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Creationist seeks to debunk scientific fact at Dane County Fair

Creationist seeks to debunk scientific fact at Dane County Fair

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Just down from the Tupperware booth, and across from the demonstration kitchen for "The Original Waterless Cookware," Mary Weigand promotes something very different at the Dane County Fair.

The part-time nurse from West Bend seeks to convince people that the universe is only 6,000 years old and that Charles Darwin was wrong. Her booth proclaims Christianity and evolution incompatible.

"Can you believe in evolution when God says he created the world and everything in it in six days?" she asked. "There's really nothing to reinterpret."

Weigand, 48, said she's spending $680 this year for a booth for five days, the second year she's been at the Dane County Fair. She also plans to be at fairs this year in Waukesha, Sheboygan, Washington and Ozaukee counties.

She is self-funded, with financial help from others who believe as she does, she said.

Donald Waller, a UW-Madison botany professor who studies evolutionary biology, was dismayed to learn of the booth's existence from a reporter.

"I think it's a testament to the power of belief and the difference between belief and science," Waller said. "She is asking that the physical laws of the universe be changed to accommodate her views."

Techniques such as radioactive isotope dating repeatedly conclude that some geological features are hundreds of millions of years old, Waller said. "There's little disagreement among scientists about the age of the Earth," he said.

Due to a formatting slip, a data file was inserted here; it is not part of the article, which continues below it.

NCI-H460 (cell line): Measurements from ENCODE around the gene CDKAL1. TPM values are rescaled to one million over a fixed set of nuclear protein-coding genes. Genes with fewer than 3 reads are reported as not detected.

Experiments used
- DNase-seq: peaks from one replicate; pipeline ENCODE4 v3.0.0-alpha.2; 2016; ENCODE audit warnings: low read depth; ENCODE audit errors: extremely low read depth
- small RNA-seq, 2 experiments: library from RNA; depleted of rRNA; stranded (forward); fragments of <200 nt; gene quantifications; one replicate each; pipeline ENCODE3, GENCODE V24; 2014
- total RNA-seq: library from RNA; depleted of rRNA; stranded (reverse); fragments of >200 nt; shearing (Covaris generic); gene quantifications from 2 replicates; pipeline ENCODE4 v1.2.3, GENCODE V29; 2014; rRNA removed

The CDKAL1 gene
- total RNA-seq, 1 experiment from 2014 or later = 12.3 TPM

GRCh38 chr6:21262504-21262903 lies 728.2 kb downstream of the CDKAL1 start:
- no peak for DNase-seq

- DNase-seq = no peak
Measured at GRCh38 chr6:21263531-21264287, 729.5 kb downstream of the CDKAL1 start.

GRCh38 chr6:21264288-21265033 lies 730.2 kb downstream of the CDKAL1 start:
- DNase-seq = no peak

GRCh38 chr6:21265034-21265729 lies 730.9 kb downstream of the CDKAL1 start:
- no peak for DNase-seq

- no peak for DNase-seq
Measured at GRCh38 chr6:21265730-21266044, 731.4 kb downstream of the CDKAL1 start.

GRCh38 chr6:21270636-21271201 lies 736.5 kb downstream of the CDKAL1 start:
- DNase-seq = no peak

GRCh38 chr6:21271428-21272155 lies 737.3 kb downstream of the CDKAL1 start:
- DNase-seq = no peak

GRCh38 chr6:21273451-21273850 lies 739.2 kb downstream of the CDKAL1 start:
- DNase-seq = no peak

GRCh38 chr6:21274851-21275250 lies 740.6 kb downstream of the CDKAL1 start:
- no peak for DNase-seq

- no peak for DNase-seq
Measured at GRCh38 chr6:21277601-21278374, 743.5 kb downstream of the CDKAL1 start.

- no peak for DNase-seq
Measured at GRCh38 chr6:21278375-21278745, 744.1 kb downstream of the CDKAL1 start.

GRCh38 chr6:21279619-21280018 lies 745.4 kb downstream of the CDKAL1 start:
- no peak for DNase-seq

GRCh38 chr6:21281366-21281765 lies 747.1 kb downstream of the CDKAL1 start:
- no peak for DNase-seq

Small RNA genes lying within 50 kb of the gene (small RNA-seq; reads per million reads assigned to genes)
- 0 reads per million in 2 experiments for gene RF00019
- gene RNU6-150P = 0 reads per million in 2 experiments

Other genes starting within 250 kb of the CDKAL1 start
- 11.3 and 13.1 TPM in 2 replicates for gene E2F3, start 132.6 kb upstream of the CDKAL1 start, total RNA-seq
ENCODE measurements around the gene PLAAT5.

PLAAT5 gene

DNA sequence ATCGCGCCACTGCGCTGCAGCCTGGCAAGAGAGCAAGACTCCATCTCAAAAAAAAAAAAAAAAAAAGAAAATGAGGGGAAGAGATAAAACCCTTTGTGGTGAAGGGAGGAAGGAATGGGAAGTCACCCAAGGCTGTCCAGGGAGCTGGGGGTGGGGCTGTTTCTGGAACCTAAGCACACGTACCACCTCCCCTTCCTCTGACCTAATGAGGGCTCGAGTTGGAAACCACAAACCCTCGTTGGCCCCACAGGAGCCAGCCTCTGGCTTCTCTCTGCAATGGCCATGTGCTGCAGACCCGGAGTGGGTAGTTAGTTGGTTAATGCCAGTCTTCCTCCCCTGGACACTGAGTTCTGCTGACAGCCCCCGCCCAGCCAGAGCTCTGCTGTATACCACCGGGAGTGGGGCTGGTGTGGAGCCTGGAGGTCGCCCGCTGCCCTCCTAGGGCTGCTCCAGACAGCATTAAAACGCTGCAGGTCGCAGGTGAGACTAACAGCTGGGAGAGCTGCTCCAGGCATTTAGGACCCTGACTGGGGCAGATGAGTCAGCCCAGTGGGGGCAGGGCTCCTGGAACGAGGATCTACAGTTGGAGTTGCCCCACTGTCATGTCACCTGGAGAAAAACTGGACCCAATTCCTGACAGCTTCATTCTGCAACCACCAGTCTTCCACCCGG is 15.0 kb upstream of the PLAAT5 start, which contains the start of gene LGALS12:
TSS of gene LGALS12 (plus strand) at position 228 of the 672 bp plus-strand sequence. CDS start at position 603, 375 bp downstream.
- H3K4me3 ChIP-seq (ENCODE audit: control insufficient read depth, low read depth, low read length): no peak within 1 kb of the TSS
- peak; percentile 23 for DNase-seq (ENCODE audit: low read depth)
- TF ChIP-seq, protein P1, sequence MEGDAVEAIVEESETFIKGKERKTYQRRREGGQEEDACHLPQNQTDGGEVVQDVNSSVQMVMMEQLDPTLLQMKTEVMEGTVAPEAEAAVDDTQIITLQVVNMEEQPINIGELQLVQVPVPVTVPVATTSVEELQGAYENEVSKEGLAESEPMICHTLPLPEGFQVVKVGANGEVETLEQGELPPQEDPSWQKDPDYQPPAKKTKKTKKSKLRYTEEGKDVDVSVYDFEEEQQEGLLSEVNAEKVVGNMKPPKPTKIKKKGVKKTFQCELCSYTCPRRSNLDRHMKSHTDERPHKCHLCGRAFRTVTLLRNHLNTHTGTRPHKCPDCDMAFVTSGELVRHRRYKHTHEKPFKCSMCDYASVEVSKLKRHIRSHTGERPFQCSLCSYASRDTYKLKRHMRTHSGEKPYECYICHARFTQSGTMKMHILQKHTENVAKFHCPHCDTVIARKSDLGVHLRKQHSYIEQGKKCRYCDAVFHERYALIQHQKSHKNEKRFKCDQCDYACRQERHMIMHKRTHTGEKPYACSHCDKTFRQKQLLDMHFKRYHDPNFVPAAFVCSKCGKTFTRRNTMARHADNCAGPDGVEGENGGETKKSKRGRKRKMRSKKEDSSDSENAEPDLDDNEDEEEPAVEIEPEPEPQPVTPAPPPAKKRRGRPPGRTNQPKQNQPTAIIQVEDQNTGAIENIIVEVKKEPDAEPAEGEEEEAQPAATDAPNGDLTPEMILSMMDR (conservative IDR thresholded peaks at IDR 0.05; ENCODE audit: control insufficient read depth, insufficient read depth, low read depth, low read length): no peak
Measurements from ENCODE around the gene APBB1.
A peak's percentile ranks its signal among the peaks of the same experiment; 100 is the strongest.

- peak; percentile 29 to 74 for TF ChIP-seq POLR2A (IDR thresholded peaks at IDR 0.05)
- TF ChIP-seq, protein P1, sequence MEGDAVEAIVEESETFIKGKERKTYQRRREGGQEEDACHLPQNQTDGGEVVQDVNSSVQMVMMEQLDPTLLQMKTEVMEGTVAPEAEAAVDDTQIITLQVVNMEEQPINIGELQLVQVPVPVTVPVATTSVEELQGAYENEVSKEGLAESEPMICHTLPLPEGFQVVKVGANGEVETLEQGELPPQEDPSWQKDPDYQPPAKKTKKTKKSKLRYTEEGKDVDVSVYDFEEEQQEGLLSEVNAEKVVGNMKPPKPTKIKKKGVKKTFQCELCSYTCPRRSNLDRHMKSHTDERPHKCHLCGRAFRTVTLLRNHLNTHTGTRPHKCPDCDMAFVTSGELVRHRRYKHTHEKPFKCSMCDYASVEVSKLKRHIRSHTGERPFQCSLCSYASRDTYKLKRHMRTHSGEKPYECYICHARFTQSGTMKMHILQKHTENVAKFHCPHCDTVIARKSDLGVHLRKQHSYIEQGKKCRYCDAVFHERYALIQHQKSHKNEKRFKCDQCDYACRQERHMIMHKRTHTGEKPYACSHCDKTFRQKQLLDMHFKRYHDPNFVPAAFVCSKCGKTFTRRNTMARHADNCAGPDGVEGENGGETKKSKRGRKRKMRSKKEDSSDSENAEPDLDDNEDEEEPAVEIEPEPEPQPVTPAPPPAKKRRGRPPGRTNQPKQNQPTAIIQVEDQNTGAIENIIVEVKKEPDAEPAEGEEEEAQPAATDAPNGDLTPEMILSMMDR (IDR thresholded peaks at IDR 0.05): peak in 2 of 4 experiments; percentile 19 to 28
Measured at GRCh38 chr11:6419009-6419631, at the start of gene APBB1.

Weigand said she became frustrated several years ago with the education her son was getting at a public high school. She felt the textbooks were not scientifically sound and that district officials would not listen to opposing views. Since 2006, she has taken her case directly to the people at county fairs.

At the Dane County Fair booth, she displays dozens of fossils she's collected and purchased over the years — fossils, she said, that show there's been no progression over time for plants or animals.

"This is all the same stuff we see today," she said. "Where are the intermediate forms in the fossil record?"

A better explanation for the formation of fossils is the catastrophic flood described in the book of Genesis, she said. That was about 4,500 years ago, she said.

"This is nothing new. This is the standard creationist story," said Charles Byers, UW-Madison professor emeritus of geology. "There are lots of examples of intermediate fossils showing progression of life going back for half a billion years."

Wednesday, the first day of the fair, Weigand's booth was getting quite a bit of interest and a largely positive response.

"As long as they're just explaining things nicely and not pressing their views, I don't think it's a bad thing at all," said Mike Brown of Oregon, who stopped by with his children and said he agreed with much of what he saw.

Rob Hecimovich of Madison said some Christians interpret the Bible as suggesting the world is very, very old, while others, such as Weigand, believe in a literal interpretation.

"In the end, we just don't know," he said. "I think she is just as likely to be right as the other people."


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